Bylaw officers in Toronto have begun visiting dispensaries and are reportedly giving the business' landlords warning of future enforcement action. The city reports they commenced to deliver letters to 20 property owners of the addresses where the business are located.
The letter is to advise them that the establishment's operation constitutes a contravention of the zoning bylaw. The letter advises that they may face charges if the operation continues.
Owners and landlords of at least some dispensaries have been given a notice giving them 72 hours to comply with existing city bylaw (438-86) or face fines of up to no more than $25,000, with subsequent fines of no more than $10,000 per day. Subsequent convictions of bylaw non-compliance can face fines of up to $50,000. The letter notes marijuana distribution is not covered under applicable Toronto zoning bylaws.
Toronto Zoning Bylaw 438-86 applies to residential zoning. Toronto adopted a change to zoning regulations in 2014 in respect to federally-regulated Medical Marihuana Production Regulations (MMPR) facilities. The zoning changes include permitting such as use only in specific industrial zones within the city.
One such letter notes:
"Among other things the city's zoning bylaws regulate where medical marijuana production facilities may be located. As set out in the relevant zoning bylaws, a medical marijuana production facility includes premises used for distribution of medical marijuana or cannabis authorized by a license issued by the federal Minster of Health. Currently, no marijuana other than medical marijuana or cannabis authorized by a license issued by the federal Minister of health may be legally distributed in Ontario."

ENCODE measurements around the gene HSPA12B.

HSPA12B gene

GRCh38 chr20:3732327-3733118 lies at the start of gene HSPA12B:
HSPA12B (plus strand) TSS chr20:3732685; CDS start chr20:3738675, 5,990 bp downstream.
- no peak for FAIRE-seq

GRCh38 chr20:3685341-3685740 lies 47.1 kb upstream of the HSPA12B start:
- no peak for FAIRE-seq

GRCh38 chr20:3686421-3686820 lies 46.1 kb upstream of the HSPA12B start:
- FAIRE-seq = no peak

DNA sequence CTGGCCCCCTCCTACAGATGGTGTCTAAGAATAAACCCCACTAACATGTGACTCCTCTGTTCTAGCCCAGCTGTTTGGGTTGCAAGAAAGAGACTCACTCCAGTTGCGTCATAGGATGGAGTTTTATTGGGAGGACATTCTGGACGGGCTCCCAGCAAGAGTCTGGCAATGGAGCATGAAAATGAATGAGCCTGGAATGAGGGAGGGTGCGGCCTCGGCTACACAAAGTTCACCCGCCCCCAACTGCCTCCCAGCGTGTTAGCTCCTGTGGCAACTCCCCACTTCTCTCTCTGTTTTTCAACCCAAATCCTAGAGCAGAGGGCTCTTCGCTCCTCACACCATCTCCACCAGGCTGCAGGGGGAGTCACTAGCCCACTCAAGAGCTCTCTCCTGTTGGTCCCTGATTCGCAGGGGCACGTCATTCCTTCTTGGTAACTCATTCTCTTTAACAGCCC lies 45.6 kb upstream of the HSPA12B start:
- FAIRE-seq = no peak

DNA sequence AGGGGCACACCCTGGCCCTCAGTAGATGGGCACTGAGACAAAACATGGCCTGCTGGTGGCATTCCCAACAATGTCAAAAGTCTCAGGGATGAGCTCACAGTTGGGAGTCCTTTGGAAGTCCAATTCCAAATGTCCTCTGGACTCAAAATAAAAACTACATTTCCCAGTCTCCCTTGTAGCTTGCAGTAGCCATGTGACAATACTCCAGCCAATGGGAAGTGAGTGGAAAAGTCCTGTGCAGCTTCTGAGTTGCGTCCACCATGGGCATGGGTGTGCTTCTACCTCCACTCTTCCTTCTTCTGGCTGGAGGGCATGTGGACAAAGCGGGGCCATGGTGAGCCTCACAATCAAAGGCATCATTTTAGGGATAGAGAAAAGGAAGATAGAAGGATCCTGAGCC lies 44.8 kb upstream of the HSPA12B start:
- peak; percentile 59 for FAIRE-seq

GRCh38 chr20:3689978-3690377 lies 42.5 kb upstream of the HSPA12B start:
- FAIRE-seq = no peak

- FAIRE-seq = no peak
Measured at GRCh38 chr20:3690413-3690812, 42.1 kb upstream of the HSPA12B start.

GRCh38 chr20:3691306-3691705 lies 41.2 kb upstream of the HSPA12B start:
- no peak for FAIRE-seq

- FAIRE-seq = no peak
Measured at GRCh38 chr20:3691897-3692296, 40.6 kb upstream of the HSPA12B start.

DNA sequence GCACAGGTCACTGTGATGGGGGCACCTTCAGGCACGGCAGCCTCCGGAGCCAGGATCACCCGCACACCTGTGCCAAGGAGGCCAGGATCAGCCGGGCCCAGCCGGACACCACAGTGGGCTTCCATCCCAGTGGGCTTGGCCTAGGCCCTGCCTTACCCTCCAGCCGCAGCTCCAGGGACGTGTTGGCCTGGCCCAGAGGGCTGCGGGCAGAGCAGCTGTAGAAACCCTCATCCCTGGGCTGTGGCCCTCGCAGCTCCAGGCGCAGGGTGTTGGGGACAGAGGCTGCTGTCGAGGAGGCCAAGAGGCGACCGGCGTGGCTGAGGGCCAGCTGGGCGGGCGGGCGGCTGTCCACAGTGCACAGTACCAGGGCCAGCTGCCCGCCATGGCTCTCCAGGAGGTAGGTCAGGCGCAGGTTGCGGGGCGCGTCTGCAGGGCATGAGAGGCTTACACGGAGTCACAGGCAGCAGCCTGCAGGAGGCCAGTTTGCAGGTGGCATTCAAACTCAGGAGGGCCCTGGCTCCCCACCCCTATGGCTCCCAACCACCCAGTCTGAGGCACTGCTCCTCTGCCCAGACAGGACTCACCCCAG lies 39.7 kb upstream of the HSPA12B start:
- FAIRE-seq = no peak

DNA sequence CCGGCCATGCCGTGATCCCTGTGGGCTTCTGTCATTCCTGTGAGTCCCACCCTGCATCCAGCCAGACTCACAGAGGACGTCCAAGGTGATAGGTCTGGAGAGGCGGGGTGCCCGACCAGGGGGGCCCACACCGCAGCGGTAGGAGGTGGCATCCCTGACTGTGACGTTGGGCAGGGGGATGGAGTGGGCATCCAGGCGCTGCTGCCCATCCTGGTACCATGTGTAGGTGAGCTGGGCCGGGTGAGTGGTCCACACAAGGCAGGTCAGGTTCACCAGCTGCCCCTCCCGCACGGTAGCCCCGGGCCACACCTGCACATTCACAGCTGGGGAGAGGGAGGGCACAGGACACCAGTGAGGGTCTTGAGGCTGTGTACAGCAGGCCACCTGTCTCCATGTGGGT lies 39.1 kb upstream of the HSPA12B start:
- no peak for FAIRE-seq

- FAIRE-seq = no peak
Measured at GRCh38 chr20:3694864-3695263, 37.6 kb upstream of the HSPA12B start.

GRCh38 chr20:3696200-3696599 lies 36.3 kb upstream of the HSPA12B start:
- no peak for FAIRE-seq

"Section 67 of the Planning Act provides that every person who contravenes a bylaw passed under Section 34 of the Planning Act, and, if the person is a corporation, every director or officer of the corporation who knowingly concurs in the contravention is guilty of an offence and on conviction is liable to significant fines, up to $50,000".
Businesses who received the letter are encouraged to contact the city on the matter.
Danielle (last name not given), the owner of Calyx Wellness Centre at 1606 Queen St. W says she was visited by an officer today who provided little comment beyond the information presented in their warning letter. She says she understands the city's need to bring some order to the situation of dispensary proliferation, but feels the city's approach could have been better communicated to owners like herself.
"I feel right now the city has a duty to the public to go after all the dispensaries because so many have popped out of nowhere and they're feeling like they can't control it. I'm definitely not happy with the fact that they're using a zoning bylaw to come after us, and I think they should have come in and done some proper investigating, discussed with us, rather than this scare tactic approach. "
Danielle opened Calyx in October of 2015 to help provide better access for medical patients in need, and says it's an issue the city needs to address to distinguish between those providing medical access and those looking to simply sell recreationally. She said she plans to discuss the matter with her legal counsel and see if the city's requests are legal.
Mark Sraga, Director, Investigations, Municipal Licensing and Standards:
"There has been a recent proliferation of storefront Medical Marihuana Dispensaries throughout the City. The sale and distribution of marihuana in this manner is not permitted under the federal regulations governing medical Marihuana. These storefronts are also operating in contravention of the City's Zoning By-laws. The City's Municipal Licensing & Standards Division is liaising with other enforcement agencies, including Toronto Police Service as well as other City divisions, to undertake all appropriate enforcement efforts." (full letter posted below)